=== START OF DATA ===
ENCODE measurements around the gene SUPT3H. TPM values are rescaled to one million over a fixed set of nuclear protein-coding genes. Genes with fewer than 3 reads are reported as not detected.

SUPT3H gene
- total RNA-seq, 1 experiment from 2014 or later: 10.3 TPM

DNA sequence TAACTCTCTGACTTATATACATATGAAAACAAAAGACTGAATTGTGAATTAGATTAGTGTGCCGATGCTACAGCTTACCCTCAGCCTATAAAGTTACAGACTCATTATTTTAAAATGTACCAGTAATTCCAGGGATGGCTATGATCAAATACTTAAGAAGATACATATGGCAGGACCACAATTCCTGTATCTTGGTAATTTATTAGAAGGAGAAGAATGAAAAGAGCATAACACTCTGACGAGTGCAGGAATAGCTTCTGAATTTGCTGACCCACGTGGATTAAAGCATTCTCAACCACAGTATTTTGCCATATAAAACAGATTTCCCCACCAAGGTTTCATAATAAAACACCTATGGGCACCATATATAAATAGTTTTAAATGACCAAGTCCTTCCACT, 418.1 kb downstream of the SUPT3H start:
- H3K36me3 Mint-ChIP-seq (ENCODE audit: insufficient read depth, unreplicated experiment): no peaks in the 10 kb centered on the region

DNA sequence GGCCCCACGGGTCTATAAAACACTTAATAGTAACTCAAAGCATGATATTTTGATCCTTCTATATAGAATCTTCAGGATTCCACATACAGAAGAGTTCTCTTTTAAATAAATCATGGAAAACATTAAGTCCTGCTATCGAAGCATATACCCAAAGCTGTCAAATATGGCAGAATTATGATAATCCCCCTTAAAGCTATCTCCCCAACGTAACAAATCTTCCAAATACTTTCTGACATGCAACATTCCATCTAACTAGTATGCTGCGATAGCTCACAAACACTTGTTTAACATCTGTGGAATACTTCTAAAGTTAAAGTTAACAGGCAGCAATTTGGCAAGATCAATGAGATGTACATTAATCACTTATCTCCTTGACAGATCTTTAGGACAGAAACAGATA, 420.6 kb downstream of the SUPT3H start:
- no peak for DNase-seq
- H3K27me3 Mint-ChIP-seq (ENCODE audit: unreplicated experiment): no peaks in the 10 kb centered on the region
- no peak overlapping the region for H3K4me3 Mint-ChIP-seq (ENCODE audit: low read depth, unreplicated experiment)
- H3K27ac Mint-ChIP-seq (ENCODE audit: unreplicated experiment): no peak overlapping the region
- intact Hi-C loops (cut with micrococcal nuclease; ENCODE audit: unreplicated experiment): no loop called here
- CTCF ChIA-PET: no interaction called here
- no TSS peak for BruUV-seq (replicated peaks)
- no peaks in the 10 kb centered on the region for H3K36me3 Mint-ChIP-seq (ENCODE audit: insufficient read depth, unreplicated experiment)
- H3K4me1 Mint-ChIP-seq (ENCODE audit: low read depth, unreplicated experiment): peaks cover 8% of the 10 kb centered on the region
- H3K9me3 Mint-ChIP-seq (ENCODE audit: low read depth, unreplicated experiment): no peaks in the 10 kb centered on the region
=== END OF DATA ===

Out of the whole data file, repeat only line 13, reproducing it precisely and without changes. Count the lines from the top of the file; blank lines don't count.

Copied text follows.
- no TSS peak for BruUV-seq (replicated peaks)